CHICAGO (WLS) -- The Chicago flag has been representing the city for more than 100 years.
It's stamped on t-shirts, hats and even some people's bodies. It's a Chicago trademark, but what exactly does it mean?
Let's take things back to 1917. Chicago writer and poet Wallace Rice designed the flag. At that time, it only had two stars.
One to symbolize The Great Chicago Fire of 1871 and another to symbolize the Columbian Exposition of 1893.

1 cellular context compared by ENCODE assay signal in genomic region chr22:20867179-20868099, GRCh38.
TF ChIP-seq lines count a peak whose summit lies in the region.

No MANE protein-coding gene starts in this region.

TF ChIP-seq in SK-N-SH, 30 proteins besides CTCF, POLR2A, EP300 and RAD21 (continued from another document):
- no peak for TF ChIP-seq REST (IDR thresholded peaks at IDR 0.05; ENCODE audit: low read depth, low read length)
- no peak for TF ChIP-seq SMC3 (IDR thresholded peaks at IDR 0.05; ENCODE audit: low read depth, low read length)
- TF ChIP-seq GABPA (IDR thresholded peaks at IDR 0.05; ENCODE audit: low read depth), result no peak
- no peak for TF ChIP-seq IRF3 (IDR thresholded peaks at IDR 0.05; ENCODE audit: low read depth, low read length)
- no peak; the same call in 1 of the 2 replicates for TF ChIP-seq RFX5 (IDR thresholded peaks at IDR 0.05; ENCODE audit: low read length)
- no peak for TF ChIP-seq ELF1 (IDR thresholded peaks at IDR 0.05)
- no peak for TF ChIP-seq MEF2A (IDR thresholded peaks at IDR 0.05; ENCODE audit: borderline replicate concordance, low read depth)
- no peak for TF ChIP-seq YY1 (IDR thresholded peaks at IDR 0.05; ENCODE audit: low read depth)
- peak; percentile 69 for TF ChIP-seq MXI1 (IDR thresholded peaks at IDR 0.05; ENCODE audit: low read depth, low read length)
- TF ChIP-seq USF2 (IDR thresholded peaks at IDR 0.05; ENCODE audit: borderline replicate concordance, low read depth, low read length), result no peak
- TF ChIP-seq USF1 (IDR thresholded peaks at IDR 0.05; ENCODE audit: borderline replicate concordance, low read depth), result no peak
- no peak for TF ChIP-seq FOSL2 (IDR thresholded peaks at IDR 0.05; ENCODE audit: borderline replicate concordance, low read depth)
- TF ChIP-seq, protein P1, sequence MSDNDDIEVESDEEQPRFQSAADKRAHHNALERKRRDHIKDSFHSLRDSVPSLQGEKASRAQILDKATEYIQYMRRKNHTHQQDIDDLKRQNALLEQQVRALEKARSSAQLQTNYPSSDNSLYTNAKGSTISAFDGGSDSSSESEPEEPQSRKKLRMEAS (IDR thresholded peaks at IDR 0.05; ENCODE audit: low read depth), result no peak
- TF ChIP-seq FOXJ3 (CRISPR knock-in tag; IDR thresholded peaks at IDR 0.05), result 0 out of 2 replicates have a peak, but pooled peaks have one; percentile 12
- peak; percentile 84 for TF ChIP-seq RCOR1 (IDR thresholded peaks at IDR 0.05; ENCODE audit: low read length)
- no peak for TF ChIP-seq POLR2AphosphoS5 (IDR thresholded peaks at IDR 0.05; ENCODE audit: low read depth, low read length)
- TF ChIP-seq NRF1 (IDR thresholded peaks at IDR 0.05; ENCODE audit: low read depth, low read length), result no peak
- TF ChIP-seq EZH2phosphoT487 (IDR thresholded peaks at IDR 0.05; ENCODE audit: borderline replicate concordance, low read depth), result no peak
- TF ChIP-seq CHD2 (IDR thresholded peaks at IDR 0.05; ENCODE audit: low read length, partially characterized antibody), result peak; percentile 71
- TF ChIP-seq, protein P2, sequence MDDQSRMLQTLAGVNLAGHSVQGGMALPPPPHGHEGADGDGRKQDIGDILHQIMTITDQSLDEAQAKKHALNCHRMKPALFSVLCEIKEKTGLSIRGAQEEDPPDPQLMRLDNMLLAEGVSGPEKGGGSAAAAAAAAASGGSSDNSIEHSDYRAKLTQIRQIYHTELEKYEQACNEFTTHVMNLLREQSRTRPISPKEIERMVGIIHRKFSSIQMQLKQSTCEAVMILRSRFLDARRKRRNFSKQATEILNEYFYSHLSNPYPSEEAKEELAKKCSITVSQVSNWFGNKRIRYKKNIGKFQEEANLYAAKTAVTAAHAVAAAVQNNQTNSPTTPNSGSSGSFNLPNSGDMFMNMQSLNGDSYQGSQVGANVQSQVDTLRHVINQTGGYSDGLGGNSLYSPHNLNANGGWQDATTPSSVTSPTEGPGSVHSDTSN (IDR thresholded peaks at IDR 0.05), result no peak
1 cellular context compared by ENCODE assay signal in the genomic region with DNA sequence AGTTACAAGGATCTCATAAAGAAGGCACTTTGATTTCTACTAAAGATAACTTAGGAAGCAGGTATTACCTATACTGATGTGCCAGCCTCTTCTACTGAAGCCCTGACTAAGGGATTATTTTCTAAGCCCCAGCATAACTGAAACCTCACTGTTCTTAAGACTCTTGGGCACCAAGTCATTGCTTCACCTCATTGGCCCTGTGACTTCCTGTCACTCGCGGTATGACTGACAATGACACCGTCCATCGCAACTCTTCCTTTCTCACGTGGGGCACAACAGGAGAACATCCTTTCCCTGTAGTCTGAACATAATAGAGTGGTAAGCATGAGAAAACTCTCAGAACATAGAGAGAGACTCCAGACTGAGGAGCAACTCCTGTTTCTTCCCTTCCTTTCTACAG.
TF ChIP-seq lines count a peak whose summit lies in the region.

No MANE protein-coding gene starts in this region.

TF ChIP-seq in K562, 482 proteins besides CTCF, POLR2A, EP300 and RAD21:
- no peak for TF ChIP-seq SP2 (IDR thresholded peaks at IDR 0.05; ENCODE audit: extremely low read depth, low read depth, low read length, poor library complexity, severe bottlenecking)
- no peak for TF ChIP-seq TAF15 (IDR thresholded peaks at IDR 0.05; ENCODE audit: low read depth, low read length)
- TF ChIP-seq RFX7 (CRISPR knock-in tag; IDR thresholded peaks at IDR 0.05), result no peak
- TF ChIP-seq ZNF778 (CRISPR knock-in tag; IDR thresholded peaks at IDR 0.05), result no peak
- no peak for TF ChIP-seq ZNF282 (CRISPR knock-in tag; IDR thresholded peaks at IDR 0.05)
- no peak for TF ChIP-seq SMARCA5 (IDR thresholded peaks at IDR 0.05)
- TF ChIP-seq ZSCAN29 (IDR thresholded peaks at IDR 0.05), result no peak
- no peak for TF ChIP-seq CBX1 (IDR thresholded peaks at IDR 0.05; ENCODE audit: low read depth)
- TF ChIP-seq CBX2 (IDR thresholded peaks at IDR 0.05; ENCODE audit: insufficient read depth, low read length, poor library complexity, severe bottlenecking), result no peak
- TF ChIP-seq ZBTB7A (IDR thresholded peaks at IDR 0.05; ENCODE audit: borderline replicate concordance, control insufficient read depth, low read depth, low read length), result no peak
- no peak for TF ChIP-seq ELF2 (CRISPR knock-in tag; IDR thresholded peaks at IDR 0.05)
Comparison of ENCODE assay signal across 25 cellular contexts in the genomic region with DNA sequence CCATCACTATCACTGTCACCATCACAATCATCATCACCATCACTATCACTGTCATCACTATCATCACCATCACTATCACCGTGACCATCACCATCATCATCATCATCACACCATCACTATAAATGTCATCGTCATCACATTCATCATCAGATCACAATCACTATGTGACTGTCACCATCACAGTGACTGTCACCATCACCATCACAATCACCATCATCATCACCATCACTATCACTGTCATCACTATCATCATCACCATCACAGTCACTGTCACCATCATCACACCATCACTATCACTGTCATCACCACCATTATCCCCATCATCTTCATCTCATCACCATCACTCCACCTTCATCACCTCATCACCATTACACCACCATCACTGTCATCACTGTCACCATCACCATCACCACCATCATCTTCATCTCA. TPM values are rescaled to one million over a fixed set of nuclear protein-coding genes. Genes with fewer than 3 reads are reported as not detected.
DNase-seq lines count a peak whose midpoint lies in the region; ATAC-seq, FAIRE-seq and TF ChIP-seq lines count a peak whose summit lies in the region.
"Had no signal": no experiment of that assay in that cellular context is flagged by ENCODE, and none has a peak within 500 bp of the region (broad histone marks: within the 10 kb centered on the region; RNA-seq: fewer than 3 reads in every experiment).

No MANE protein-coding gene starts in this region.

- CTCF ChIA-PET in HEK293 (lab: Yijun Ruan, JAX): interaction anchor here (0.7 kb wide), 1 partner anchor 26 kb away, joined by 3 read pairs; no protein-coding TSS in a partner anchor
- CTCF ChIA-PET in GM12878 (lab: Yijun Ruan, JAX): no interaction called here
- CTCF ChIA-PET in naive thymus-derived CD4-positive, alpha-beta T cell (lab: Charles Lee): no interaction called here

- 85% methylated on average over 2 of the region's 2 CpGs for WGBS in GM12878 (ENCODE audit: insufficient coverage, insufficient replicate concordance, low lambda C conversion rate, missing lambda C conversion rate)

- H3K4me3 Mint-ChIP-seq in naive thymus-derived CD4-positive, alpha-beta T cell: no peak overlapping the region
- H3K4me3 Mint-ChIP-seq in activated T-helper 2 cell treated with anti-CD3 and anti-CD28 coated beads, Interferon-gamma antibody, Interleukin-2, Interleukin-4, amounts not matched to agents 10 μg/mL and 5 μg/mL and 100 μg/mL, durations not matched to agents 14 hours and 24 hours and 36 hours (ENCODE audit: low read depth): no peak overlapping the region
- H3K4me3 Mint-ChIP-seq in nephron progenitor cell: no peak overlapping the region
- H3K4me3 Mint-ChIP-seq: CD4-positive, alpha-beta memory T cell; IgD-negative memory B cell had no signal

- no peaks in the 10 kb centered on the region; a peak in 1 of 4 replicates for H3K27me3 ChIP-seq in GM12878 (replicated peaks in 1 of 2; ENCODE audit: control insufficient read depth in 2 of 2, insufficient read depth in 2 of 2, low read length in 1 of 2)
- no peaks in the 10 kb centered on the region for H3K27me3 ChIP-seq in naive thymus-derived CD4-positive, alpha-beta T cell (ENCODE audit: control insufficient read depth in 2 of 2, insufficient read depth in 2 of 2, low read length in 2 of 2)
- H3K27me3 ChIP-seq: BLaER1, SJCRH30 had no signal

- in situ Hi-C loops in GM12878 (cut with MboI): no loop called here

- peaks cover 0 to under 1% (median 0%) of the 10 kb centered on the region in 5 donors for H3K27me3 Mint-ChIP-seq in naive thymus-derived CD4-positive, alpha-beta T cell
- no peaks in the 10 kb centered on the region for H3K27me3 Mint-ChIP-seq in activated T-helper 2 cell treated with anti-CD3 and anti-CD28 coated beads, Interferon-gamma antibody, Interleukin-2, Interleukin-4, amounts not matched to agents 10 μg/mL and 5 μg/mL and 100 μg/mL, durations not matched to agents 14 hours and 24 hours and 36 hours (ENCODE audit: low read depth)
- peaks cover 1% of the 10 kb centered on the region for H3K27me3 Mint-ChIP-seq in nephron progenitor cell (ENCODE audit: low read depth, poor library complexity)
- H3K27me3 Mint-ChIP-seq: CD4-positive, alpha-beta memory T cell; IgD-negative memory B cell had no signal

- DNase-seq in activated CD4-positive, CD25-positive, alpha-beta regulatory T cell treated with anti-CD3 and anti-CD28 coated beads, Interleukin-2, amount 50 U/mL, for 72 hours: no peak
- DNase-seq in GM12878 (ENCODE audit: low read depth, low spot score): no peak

In 1933, the city added another star to represent the "Century of Progress", a time when Chicago was the Country's second-largest city.
Then in 1939, another star was added to commemorate Fort Dearborn, which was originally destroyed in the battle of 1812.
There are three white stripes on the flag, which represent the north, west and south sides of the city.
The top blue stripe represents Lake Michigan and the north branch of the Chicago River. The bottom stripe represents the south branch of the river and the great canal.
The meaning behind the Chicago flag
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